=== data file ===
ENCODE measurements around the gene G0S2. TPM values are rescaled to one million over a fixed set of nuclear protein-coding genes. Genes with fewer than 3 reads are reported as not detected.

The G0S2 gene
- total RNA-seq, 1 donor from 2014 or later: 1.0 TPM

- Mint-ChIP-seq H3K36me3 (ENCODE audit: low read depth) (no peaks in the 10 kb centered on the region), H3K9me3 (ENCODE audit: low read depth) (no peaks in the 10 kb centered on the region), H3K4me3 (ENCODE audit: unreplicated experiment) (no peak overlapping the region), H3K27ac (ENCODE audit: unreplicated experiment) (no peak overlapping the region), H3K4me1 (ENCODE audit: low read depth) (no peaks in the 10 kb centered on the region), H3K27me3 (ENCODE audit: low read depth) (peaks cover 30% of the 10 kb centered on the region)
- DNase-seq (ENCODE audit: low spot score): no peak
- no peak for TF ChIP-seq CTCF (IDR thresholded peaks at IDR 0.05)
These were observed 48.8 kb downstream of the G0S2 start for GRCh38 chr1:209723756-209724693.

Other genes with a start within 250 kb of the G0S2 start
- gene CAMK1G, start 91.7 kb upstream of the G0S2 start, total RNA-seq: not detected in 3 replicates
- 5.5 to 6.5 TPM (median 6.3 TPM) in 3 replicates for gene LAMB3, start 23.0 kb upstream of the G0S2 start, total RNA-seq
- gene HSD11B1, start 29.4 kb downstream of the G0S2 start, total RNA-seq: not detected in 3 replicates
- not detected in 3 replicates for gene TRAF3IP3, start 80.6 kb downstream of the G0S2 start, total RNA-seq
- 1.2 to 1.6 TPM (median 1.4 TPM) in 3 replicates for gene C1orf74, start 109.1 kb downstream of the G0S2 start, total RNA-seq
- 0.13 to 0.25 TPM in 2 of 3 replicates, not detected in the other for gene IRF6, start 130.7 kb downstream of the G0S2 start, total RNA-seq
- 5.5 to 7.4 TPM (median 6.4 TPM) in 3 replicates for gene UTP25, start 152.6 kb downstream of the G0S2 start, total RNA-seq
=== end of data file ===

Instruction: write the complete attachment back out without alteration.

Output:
ENCODE measurements around the gene G0S2. TPM values are rescaled to one million over a fixed set of nuclear protein-coding genes. Genes with fewer than 3 reads are reported as not detected.

The G0S2 gene
- total RNA-seq, 1 donor from 2014 or later: 1.0 TPM

- Mint-ChIP-seq H3K36me3 (ENCODE audit: low read depth) (no peaks in the 10 kb centered on the region), H3K9me3 (ENCODE audit: low read depth) (no peaks in the 10 kb centered on the region), H3K4me3 (ENCODE audit: unreplicated experiment) (no peak overlapping the region), H3K27ac (ENCODE audit: unreplicated experiment) (no peak overlapping the region), H3K4me1 (ENCODE audit: low read depth) (no peaks in the 10 kb centered on the region), H3K27me3 (ENCODE audit: low read depth) (peaks cover 30% of the 10 kb centered on the region)
- DNase-seq (ENCODE audit: low spot score): no peak
- no peak for TF ChIP-seq CTCF (IDR thresholded peaks at IDR 0.05)
These were observed 48.8 kb downstream of the G0S2 start for GRCh38 chr1:209723756-209724693.

Other genes with a start within 250 kb of the G0S2 start
- gene CAMK1G, start 91.7 kb upstream of the G0S2 start, total RNA-seq: not detected in 3 replicates
- 5.5 to 6.5 TPM (median 6.3 TPM) in 3 replicates for gene LAMB3, start 23.0 kb upstream of the G0S2 start, total RNA-seq
- gene HSD11B1, start 29.4 kb downstream of the G0S2 start, total RNA-seq: not detected in 3 replicates
- not detected in 3 replicates for gene TRAF3IP3, start 80.6 kb downstream of the G0S2 start, total RNA-seq
- 1.2 to 1.6 TPM (median 1.4 TPM) in 3 replicates for gene C1orf74, start 109.1 kb downstream of the G0S2 start, total RNA-seq
- 0.13 to 0.25 TPM in 2 of 3 replicates, not detected in the other for gene IRF6, start 130.7 kb downstream of the G0S2 start, total RNA-seq
- 5.5 to 7.4 TPM (median 6.4 TPM) in 3 replicates for gene UTP25, start 152.6 kb downstream of the G0S2 start, total RNA-seq